Generative AI is where artificial intelligence and creativity meet. AI is everywhere these days, entering almost every industry in one way or another. In many instances, it is for the better, making things easier and more convenient alongside automation. However, not everyone is thrilled about the intrusion of these technologies, especially those who feel their jobs will be taken or impacted. That feeling is now shared by many of those in the creative field as generative AI rears its head.
What is it: Generative AI is quite a broad term, and it refers to artificial intelligence that uses unsupervised or semi-unsupervised machine learning algorithms to create new content from existing content. That includes text, audio, visuals, and anything else it can use to learn and draw “inspiration.”
- Generative AI was largely popularized by text-generating tools like GPT-3. But there has been a lot of improvement as computing power increased, opening up new possibilities. Now, images, audio, and video applications are growing.
AI-generated images: Perhaps one of the most notable uses of generative AI is images. There has been a swarm of AI-based image generators appearing, including DALL-E 2, Midjourney, and Stable Diffusion. These have enabled people to create hyper-realistic images with nothing but a few words or lines of text to nudge things in the right direction. Though, the process can get far more complex than that.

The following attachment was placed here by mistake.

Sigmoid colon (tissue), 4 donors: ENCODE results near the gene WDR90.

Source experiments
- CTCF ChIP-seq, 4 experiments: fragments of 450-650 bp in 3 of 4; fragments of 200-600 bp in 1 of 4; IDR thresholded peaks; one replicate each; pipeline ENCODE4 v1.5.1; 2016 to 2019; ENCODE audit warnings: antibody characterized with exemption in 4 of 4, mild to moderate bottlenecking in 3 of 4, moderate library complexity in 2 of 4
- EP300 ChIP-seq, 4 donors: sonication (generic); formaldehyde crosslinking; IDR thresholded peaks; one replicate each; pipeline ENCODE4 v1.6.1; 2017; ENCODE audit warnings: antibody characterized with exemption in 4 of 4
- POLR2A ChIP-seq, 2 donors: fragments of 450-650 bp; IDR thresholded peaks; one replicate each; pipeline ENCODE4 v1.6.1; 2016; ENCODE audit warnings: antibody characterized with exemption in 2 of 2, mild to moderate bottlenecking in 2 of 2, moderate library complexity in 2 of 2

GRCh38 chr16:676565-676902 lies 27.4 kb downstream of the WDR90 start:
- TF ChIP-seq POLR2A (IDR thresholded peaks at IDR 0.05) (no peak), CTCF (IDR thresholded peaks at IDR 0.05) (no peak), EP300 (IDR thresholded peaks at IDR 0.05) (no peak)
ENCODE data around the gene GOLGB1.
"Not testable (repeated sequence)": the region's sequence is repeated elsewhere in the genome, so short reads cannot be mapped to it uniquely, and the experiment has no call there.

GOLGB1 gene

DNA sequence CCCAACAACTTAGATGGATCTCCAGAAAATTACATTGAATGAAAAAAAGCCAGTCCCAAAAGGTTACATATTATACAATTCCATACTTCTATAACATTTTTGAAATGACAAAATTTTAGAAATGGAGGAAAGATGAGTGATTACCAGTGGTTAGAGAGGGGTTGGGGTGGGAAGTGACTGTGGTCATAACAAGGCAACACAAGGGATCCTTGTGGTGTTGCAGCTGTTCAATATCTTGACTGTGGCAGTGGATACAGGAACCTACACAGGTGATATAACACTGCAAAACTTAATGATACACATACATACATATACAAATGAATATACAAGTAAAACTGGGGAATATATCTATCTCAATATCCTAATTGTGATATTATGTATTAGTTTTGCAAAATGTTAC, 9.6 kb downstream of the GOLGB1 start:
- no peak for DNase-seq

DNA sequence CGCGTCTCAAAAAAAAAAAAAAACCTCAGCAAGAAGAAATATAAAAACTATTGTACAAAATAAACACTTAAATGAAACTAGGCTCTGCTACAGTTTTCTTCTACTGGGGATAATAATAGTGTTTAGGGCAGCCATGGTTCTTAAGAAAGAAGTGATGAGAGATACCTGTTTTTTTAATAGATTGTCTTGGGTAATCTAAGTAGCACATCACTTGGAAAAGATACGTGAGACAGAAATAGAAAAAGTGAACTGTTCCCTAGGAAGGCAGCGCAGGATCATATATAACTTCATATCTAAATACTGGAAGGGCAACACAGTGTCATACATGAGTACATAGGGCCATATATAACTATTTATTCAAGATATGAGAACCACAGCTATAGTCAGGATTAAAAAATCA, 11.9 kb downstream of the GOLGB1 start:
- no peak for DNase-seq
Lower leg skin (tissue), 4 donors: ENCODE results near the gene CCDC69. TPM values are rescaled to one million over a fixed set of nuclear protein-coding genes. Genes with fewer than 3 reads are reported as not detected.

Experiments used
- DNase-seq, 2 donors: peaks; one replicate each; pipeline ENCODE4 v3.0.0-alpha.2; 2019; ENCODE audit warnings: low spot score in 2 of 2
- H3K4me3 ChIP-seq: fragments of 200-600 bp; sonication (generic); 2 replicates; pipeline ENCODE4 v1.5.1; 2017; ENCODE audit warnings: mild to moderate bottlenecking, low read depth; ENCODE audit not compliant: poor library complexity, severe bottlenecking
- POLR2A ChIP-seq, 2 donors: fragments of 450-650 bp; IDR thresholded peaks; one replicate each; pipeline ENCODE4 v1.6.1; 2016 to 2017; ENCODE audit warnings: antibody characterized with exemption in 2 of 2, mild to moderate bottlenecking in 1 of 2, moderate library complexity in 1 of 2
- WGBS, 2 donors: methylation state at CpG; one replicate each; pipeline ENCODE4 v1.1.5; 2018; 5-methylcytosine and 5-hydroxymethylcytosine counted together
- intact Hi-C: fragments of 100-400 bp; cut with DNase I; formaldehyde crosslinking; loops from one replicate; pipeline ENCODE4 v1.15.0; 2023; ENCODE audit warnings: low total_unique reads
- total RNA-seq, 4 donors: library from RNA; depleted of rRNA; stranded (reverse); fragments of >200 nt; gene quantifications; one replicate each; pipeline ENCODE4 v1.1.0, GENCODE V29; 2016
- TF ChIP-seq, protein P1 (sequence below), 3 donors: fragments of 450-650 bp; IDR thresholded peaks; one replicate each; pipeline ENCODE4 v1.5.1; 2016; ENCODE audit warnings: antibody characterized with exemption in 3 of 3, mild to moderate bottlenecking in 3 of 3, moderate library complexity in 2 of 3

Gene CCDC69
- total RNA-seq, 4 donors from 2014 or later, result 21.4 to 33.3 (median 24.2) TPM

- The popularity of these apps is exploding, with DALL-E 2 boasting more than 1.5 million users, and Midjourney’s Discord server having more than three million users. Moreover, DALL-E 2 sees over two million images generated per day.
- AI-generated images are already being used in creative fields, including video games, interior design, advertising, and more.
What it means for creatives: Currently, most people agree that it is not good enough to replace those in the creative field. An interior designer might use it for the initial planning phase to get ideas, but when it comes down to getting the right design for a space or client, things are different. However, not everyone is happy about what could come next.
- Japan’s anime and manga communities are particularly adamant against the technology, with many believing it will cheapen the art form. In their eyes, it is also a way for artists to be ripped off since it copies their style.
- There is also the concern that artists are training for something that can be replicated to great effect by generative AI. It is the same worry plaguing other industries invaded by AI and automation, where it feels as if a job is at stake. Moreover, just like those industries, creative AI will only get better with time.
Controversial creations: Beyond mere dislike, there are some concerns about the legality of AI-generated images. That includes the imagery and metadata, and it has prompted certain platforms to ban content generated by AI.
- There is also concern over pornographic images, which can be created using generative AI. If the images use someone’s likeness, such as with deep fakes, then it could present an entirely new set of problems.
Silicon Valley loves it: While the creative community is torn, Silicon Valley has shown ample support, approaching generative AI in much the same way it did crypto and the metaverse not long ago. That can be seen with the San Francisco Exploratorium a few weeks ago, where Stability AI, the startup behind Stable Diffusion, threw quite the event.
- In part, the event was meant to celebrate the startup’s recent $101 million in funding. However, the focus was on generative AI as a whole, which seems to have investors in a frenzy as the numbers behind the scenes back up the hype.